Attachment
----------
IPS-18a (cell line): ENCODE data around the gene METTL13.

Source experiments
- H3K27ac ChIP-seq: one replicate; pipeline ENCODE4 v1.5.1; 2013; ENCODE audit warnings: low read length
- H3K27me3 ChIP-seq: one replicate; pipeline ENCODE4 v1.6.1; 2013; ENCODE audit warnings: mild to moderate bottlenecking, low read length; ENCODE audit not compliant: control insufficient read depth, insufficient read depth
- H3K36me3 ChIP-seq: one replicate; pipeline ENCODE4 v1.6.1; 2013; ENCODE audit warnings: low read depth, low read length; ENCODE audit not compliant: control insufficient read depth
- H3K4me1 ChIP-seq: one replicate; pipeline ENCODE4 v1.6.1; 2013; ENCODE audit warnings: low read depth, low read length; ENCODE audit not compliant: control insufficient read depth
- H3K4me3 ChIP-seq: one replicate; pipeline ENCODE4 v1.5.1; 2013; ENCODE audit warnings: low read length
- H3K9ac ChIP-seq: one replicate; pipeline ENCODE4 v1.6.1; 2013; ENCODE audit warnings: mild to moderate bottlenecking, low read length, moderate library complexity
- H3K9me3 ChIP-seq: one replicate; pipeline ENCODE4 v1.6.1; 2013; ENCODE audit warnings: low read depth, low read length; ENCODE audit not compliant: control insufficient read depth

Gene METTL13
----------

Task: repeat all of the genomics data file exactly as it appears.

IPS-18a (cell line): ENCODE data around the gene METTL13.

Source experiments
- H3K27ac ChIP-seq: one replicate; pipeline ENCODE4 v1.5.1; 2013; ENCODE audit warnings: low read length
- H3K27me3 ChIP-seq: one replicate; pipeline ENCODE4 v1.6.1; 2013; ENCODE audit warnings: mild to moderate bottlenecking, low read length; ENCODE audit not compliant: control insufficient read depth, insufficient read depth
- H3K36me3 ChIP-seq: one replicate; pipeline ENCODE4 v1.6.1; 2013; ENCODE audit warnings: low read depth, low read length; ENCODE audit not compliant: control insufficient read depth
- H3K4me1 ChIP-seq: one replicate; pipeline ENCODE4 v1.6.1; 2013; ENCODE audit warnings: low read depth, low read length; ENCODE audit not compliant: control insufficient read depth
- H3K4me3 ChIP-seq: one replicate; pipeline ENCODE4 v1.5.1; 2013; ENCODE audit warnings: low read length
- H3K9ac ChIP-seq: one replicate; pipeline ENCODE4 v1.6.1; 2013; ENCODE audit warnings: mild to moderate bottlenecking, low read length, moderate library complexity
- H3K9me3 ChIP-seq: one replicate; pipeline ENCODE4 v1.6.1; 2013; ENCODE audit warnings: low read depth, low read length; ENCODE audit not compliant: control insufficient read depth

Gene METTL13